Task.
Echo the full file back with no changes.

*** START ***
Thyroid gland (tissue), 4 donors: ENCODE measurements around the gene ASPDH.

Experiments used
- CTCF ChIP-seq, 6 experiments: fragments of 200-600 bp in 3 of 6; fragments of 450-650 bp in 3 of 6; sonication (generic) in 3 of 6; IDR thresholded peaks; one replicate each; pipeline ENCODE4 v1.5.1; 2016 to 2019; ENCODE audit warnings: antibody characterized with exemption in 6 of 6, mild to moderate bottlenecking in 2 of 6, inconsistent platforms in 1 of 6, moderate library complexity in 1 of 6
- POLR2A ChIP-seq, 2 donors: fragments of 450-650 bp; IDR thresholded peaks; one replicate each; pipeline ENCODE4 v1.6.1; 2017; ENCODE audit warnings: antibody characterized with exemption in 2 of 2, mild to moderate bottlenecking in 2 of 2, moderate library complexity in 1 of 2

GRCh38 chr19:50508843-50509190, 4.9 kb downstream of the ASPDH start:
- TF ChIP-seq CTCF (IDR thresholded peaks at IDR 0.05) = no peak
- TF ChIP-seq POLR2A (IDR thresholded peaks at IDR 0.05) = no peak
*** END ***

Thyroid gland (tissue), 4 donors: ENCODE measurements around the gene ASPDH.

Experiments used
- CTCF ChIP-seq, 6 experiments: fragments of 200-600 bp in 3 of 6; fragments of 450-650 bp in 3 of 6; sonication (generic) in 3 of 6; IDR thresholded peaks; one replicate each; pipeline ENCODE4 v1.5.1; 2016 to 2019; ENCODE audit warnings: antibody characterized with exemption in 6 of 6, mild to moderate bottlenecking in 2 of 6, inconsistent platforms in 1 of 6, moderate library complexity in 1 of 6
- POLR2A ChIP-seq, 2 donors: fragments of 450-650 bp; IDR thresholded peaks; one replicate each; pipeline ENCODE4 v1.6.1; 2017; ENCODE audit warnings: antibody characterized with exemption in 2 of 2, mild to moderate bottlenecking in 2 of 2, moderate library complexity in 1 of 2

GRCh38 chr19:50508843-50509190, 4.9 kb downstream of the ASPDH start:
- TF ChIP-seq CTCF (IDR thresholded peaks at IDR 0.05) = no peak
- TF ChIP-seq POLR2A (IDR thresholded peaks at IDR 0.05) = no peak